USP: The three pillars of Theatre Y are training (we build skills), performances (where we explore alternate spaces, new audiences and new forms) and social outreach programmes (using theatre for development)

Nature of training: Our training is through creative expression. Learning through doing. Through experiential learning and creative exercises.

There is a strong focus on the individual, the group and then, the individual in a group.

We work with a diverse group of children from schools, special schools and the economically underprivileged and tailor-make programmes based on their needs.

We have a 15-day Funty programme in the summer and Funty Six, a six-month programme during the academic year. The programme covers Theatre, Creative writing, Poetry and Illustration. We also try to bring in cartooning and puppetry and other forms of art to facilitate learning.

Most important thing for an actor: To be able to find a space where you get to express yourself with absolute freedom. We create that space. We see a completely different aspect of their behaviour that comes out when they know they can be themselves.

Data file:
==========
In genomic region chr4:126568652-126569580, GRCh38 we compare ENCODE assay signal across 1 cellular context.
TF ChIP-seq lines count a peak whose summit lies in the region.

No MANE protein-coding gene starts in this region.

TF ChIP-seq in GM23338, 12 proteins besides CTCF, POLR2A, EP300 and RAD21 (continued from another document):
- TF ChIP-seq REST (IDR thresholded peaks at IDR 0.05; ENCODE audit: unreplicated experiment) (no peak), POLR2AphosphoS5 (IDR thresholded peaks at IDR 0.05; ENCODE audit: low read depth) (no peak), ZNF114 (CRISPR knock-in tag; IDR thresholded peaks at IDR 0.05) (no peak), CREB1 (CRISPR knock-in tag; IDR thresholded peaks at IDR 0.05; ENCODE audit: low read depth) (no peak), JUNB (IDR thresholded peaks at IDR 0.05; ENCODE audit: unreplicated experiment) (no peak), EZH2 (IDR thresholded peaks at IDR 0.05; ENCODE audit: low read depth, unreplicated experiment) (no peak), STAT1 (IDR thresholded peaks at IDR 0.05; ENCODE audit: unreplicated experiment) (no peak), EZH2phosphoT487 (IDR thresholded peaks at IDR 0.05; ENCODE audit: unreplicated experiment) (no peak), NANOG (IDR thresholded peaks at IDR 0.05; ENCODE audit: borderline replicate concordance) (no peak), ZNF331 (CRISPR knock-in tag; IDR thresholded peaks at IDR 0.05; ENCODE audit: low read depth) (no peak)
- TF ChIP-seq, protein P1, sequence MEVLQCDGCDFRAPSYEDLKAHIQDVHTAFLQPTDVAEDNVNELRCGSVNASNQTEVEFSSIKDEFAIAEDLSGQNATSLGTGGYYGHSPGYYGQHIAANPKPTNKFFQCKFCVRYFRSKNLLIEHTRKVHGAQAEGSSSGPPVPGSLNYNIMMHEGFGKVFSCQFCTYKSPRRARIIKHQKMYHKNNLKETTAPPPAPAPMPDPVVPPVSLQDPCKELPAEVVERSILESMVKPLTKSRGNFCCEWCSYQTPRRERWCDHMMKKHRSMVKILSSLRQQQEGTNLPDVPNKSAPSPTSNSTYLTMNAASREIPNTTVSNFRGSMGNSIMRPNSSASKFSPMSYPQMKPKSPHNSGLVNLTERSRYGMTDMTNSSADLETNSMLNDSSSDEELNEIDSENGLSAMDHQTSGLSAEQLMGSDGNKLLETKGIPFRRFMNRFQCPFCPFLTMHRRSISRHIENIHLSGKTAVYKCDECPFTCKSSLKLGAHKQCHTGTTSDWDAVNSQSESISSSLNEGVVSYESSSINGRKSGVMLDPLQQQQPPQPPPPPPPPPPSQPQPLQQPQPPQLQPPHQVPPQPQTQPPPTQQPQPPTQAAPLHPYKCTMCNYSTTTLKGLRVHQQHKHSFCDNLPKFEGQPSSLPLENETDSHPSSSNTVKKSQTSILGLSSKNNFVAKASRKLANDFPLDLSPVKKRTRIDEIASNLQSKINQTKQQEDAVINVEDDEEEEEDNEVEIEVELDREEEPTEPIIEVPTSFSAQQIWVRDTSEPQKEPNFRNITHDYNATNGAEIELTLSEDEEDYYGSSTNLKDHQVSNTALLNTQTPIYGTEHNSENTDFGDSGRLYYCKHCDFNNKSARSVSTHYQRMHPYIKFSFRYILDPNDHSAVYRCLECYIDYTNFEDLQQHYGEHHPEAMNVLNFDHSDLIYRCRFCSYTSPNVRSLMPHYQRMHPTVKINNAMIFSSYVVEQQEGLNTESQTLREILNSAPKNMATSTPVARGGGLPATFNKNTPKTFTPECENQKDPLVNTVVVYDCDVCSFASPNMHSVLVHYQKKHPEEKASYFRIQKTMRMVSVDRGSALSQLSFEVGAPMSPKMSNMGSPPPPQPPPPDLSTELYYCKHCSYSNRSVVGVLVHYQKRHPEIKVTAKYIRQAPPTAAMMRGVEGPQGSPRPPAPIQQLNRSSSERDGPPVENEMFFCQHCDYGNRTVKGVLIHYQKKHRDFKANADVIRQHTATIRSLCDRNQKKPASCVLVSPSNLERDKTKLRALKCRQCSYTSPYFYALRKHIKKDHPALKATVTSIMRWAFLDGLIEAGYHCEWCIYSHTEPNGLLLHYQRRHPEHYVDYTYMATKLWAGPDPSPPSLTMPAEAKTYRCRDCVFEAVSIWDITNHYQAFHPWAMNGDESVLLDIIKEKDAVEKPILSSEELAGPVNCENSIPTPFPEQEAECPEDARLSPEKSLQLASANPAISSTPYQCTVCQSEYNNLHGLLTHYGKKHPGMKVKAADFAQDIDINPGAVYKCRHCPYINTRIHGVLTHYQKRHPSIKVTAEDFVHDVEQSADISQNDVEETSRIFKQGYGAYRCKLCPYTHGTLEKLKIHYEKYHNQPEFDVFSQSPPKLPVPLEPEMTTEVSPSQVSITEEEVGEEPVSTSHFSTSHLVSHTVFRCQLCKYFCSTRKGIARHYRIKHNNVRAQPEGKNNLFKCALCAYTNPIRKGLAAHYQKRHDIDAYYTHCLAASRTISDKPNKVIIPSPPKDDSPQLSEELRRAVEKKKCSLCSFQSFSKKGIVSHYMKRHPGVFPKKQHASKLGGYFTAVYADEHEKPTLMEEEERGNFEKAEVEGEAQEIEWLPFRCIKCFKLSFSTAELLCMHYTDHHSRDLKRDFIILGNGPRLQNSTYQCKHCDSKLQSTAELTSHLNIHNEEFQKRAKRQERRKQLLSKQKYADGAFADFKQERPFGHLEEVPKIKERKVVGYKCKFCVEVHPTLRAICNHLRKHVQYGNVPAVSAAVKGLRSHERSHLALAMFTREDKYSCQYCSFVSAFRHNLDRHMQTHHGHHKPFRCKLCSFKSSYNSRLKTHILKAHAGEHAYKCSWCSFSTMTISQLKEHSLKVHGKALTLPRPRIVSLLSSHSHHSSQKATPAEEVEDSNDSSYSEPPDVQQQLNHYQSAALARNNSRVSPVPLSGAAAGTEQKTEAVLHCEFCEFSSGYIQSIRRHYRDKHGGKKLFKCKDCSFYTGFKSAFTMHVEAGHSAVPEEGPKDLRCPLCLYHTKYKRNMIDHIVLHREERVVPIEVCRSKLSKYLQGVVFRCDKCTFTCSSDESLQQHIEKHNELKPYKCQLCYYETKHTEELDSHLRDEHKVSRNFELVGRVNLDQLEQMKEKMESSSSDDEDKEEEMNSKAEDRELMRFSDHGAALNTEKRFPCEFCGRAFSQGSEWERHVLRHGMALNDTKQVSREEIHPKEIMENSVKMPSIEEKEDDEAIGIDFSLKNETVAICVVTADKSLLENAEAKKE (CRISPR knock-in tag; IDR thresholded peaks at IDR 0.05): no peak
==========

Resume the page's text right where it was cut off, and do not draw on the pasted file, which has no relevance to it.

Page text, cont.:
Currently busy with: I have acting assignments, four different films coming up. We are looking at creating a programme for resource people who work with children. Training the trainers, we want to bring them together and work together. We are also scripting for a couple of productions. One will be a mythically driven play and the other is an experiment with form and presentation.

Next batch and fees: The 15-day Funty programme (for age 7 upwards) is in April and registrations open in March.

For details look up > or call 98410 70796.

We also have the Funty Six programme later this year when schools reopen, it happens every weekend at our centre for six months.

Krishnakumar Balasubramanian aka KK

Age: 27

Banner: The Little Theatre/ Kickass Entertainment

Background: I got on stage seven years ago with The Little Theatre for a pantomime called Pirates of the Curried Beans directed by Michael Muthu where I played the dame, in drag. It was very well received.

In 2010, I was the only actor selected from India for the artists residency in Korea by ASSITEJ India.

In early 2010, I did a feature film called Kaadhalaagi, where I played the lead opposite Prakash Raj.

I have directed three Christmas pantomimes for The Little Theatre. Alice in ILand (2011), The Free Musketeers (2012), The Lord of the Bling (2013).

I have worked on the production of The Little Festival for four years and in the home productions for three years — Kingdom of Joomba (scripted and acted), Atita (scripted, directed and acted), Gapsaa Fully Loaded (scripted, directed and acted).